It has been a while since we last heard from Tony Wakeford and Sol Invictus. Indeed an announcement came that the prolific singer songwriter who has been steering this band through an ever-intriguing path since 1987 and practically inventing the neo-folk or folk-noir genre was going into hibernation at the end of last year. Back he is though with an album dedicated to a subject close to many hearts especially those that live in it, the decline of London and its history. This is an album you may well learn a fair bit from as tales unfold along the way, if it wasn’t quite so far I would be tempted to take off to Brookwood cemetery, pick a gravestone to respectfully sit on and listen as it is there that the story partly takes place and culminates. For those not knowing, the Necropolis line which is now defunct in London ran from here to Brookwood in Surrey and transporting the dead from an overcrowded London. This was certainly a necessity during the two world wars and is a fascinating part of history which is well worth reading up on from the various books about the subject.

We move not so much with the train, although from Portal to Egress, through 15 tracks and tales from Wakeford’s ever descriptive narrative touch describing “a city haunted by the customs and crimes of the dead and the living.” From rich choral harmonies that would no doubt have an Ulver fan salivating we twist our way ever onwards through a rich and fertile landscape that although one that has changed significantly is one that we are told in no uncertain terms “will rise again.” I was recently asked to think of a calming voice and Wakeford along with John Peel and Genesis P’ Orridge was one that immediately came to mind. The way he richly narrates is done so in such a fashion you cannot help but fall under his charm and completely immerse yourself in the tales he tells and when his voice booms forth at first stop Nine Elms you know that you are in for a fascinating journey. Of course he is not alone and I have not the details at my disposal telling me who exactly does what other than the inclusion the Green Army Choir. A spoken word piece with gorgeous guitar accompaniment tells all about “Old Father Thames” and the history practically comes alive with it as “the serpent in the bosom of London” flows. The likes of ‘See Them’ and ‘Turn, Turn, Turn’ have more of a linear structure in song-writing style. The acoustic caress of the instruments gently entwined round male and female vocals and very much sounding like bygone folk numbers. There are parts that are even more traditional in nature and go right back in time with our cities history, look out for the familiar sounds of ‘London Bridge Is Falling Down’ and ‘Oranges and Lemons.’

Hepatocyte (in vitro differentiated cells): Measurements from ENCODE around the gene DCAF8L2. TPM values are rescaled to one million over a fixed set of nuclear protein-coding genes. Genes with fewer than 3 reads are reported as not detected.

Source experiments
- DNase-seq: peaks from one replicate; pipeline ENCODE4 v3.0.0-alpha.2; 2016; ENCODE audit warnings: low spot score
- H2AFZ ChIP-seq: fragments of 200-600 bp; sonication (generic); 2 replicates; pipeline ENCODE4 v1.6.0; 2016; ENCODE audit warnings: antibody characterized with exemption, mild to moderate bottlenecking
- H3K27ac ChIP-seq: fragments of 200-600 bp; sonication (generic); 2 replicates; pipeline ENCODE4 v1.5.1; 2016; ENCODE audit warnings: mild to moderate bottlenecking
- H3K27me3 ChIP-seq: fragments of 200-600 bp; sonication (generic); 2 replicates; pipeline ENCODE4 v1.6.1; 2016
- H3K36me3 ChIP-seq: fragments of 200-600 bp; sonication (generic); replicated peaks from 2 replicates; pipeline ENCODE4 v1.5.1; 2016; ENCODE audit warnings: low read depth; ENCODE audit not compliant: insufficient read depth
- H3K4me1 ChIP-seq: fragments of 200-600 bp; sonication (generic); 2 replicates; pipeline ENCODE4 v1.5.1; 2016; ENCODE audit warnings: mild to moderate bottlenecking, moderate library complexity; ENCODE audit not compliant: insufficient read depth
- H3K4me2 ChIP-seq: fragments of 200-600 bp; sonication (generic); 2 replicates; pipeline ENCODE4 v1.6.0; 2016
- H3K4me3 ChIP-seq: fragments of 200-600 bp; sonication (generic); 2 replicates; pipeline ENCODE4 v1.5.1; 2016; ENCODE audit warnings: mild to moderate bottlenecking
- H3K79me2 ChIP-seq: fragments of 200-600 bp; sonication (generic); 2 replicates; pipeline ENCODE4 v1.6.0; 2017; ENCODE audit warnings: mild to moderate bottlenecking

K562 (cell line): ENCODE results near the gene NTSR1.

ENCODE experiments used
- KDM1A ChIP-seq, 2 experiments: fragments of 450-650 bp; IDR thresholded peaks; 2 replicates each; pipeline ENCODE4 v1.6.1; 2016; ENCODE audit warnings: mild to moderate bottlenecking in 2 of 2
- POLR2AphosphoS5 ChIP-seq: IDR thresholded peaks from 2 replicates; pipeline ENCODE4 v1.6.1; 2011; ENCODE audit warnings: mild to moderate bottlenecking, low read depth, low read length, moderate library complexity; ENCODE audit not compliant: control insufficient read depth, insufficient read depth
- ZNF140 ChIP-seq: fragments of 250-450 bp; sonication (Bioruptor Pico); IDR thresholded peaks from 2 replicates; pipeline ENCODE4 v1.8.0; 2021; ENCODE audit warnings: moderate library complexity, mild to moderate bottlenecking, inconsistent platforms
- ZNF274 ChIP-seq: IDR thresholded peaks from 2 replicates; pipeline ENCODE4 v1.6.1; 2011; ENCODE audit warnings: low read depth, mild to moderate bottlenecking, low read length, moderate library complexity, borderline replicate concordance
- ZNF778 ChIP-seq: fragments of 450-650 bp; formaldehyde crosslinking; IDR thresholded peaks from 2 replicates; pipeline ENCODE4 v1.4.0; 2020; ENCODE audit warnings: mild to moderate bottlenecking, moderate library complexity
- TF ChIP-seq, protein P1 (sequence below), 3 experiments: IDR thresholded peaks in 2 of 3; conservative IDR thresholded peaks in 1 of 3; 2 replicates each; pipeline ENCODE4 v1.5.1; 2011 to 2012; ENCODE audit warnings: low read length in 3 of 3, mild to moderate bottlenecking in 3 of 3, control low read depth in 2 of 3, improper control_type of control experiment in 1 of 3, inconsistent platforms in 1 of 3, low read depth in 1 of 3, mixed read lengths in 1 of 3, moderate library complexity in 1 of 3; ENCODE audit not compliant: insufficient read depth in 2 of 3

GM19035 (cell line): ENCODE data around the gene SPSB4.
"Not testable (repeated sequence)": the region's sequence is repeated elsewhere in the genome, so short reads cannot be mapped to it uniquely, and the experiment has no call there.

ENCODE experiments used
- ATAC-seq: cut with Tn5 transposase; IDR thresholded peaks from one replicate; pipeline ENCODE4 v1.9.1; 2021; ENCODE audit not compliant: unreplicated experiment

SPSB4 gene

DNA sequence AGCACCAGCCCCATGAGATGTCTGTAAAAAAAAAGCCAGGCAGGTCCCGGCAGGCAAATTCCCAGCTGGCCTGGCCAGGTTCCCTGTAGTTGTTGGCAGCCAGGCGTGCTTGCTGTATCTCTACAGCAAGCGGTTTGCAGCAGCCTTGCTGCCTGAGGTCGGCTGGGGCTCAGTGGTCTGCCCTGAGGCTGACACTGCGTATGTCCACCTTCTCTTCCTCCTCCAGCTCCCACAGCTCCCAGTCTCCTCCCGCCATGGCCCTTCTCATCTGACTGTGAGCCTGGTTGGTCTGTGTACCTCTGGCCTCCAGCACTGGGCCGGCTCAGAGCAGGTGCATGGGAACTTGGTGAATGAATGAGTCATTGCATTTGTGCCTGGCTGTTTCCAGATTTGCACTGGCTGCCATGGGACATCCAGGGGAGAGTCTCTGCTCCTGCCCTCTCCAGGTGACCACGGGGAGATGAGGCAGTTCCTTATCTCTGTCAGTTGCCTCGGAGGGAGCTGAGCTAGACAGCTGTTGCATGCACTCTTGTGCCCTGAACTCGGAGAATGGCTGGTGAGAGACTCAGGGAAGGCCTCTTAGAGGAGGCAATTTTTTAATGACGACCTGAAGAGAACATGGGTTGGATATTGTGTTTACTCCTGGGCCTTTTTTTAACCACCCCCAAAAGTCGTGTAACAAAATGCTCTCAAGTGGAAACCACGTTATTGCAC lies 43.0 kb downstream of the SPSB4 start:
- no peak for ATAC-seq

Tales of tramps being strangled and fed to the Thames so the city can be reborn may well derive from the past but are we not in effect doing the same now in a metaphorical way? I am not going into what exactly Wakeford is referring to here and why he considers London in such dire-straights but it is becoming more and more a place for the wealthy and gentrification is very much destroying it, our traditions and way of life. Musically there is a very good book here not that you need to read one with Wakeford telling the tales but if you were this would fit in very well with Christopher Fowler’s excellent Bryant And May series with a splash Ben Aaronovitch’s Rivers Of London. The tracks all vary in length but everything flows perfectly a bit like walking from one neighbourhood to another within the city. It can be a cruel and unforgiving place as we move from songs about God’s Banker and other nefarious murders our City has seen through to great fires and plagues but there is definitely hope for the future and the ravens are not ready to move out quite yet.

Perhaps those of us that live here are all too complacent, taking it all for granted and never moving out of comfort zones. There is much to explore within our city and Sol Invictus have done so brilliantly within musical form and with Wakeford as your guide if you are visiting from abroad, your journey will be all the more interesting for it.

(8/10 Pete Woods)